Tuesday 7 February 2012

The Origin of 'Fish'

By Peter Fothergill

Curiosity was ultimately the reason Dayglo Fishermen came into being.  Curiosity about a small recording studio in Hexham, Northumberland, to be exact.  Artilite Studios was well-known in the town's young musical community, due mainly to the fact that from the time I set up the facility in 1987 my brother, David, would often mention it to his friends at high school.  After that members of school bands would quite regularly turn up on my doorstep wanting to record a song, or even wanting me to join their band as they'd heard I had a keyboard (I did end up joining two bands for a short time, but that's another story!).

It was in March 1990 that two of David's friends, Eamonn Maddick and Peter Carmichael, requested a tour of the studio during a break from university.  I agreed, and suggested that the best way for them to get to know the studio was for us all to write and record a song.  During the Easter holidays that year the four of us did just that.

Artlite Studios - Early 1990s
At the time the studio was based around an Atari ST running the Iconix sequencer, the legendary Korg M1 Synthesiser, and a Yamaha MT1X multi-track recorder.  Other sound modules included the Yamaha TX81Z, Roland MKS-70, and the Casio RZ-1 drum machine and sampler.  All of that equipment was utilised to varying degrees as we slowly, and without any planning at all, pieced together the unusual and now classic Dayglo Fishermen track, 'Fish'.

I started with a demonstration of a simple drum pattern, using the M1's drum sounds rather than the RZ-1's.  It was an on-the-beat bass drum with a ticking hi-hat on each sixteenth note.  It was logical to do a bass line next, so I chose a squidgy analogue sound on the MKS-70 and asked for someone to have a go at playing something.  After quantisation and the correction of a few notes a rather interesting riff emerged.  Over the next couple of hours we added a few more sections and some breaks and drum fills.

The Original Dayglo Fishermen Members: Eamonn Maddick,
Peter Carmichael, Peter Fothergill and David Fothergill
Summer 1990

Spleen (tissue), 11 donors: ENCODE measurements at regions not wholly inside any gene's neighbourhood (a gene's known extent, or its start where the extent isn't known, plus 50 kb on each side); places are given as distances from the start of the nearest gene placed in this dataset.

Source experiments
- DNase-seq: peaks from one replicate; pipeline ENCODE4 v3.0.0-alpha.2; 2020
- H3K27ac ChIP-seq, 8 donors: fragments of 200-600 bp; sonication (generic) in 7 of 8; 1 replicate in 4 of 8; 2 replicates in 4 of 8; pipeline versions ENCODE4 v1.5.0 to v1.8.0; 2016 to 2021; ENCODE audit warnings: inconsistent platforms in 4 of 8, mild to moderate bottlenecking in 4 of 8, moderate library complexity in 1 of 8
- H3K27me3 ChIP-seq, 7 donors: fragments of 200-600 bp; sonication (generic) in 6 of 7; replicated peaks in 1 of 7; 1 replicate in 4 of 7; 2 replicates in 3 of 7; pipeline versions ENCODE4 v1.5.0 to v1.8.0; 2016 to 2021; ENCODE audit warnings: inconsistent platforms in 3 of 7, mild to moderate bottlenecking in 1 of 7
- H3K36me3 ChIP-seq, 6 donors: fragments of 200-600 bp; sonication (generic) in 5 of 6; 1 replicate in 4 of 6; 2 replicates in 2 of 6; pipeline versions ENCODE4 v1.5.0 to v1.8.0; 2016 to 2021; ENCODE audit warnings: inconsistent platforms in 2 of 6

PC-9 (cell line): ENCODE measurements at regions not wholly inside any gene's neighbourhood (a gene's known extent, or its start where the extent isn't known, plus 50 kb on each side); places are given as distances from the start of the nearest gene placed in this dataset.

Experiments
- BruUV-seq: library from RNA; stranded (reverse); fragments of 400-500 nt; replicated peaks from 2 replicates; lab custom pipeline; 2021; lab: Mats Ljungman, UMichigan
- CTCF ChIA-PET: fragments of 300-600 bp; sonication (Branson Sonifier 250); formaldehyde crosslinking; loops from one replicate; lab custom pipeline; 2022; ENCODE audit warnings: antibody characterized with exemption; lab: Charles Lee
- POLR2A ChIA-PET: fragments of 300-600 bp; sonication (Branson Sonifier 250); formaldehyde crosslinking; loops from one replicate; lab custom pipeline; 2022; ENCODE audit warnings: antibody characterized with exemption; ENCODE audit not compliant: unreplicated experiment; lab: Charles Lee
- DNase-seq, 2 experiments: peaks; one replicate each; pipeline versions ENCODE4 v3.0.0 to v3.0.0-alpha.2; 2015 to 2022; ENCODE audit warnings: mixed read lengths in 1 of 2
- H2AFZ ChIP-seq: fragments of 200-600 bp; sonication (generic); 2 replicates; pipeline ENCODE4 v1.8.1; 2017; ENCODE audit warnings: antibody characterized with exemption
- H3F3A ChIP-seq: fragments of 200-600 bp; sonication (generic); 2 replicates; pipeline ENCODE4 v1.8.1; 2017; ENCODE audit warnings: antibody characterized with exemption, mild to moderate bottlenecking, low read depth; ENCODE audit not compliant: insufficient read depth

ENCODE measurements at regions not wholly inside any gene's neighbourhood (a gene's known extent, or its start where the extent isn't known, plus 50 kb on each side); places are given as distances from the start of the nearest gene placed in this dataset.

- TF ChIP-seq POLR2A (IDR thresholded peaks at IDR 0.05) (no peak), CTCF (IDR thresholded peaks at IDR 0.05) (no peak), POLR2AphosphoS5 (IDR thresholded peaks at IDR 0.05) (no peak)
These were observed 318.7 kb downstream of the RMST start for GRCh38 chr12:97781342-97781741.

The drums and bass seemed too intense for vocals, so to demonstrate how to record voices I created a couple of quiet sections of music using an edited version of the M1's famous 'Universe' sound. Rather than write lyrics a poem called 'The Catch', by Charles Bokowski, was chosen.  Peter Carmichael volunteered to read it. The poem and Peter's smooth delivery of it fitted very well with the music.  We had to miss out the last few lines of the poem, but we finished on the poem's most dramatic line, 'And then it was dead', which worked very well.  In the final mix I added some delay to the delivery of that line which emphasised the drama perfectly.

The only sampling capability I had at the time was in the RZ-1.  The drum machine could sample four 0.2 second samples to create new pecussion sounds.  My guests were very interested in this feature so we used it to sample the words 'fish' and 'arp' which were then spread liberally throughout the song.

Guitars were next.  There was often a guitar lying around the studio, courtesy of Richard Burton who I recorded with regularly on solo projects (Richard would join Dayglo Fishermen several months later in December 1990).  David said he would like to play the guitar part.  Despite his complete lack of experience the deep and mournful guitar track he came up with was an astonishingly perfect fit for the song.  After that we added a sample of a cheering concert audience to the intro.  It created a rousing start to the song and finished things off nicely.

The Album Cover for 'Drenched'
Design and Artwork by
David Fothergill
We were all so pleased with the song that a few months later, after everyone had returned from university for the summer break, we set about recording more songs under the name 'Dayglo Fishermen'.  By August we had completed ten songs which we released as an album named 'Drenched'.

To hear 'Fish' and the other tracks on the band's first album, 'Drenched', visit www.dayglofishermen.com.

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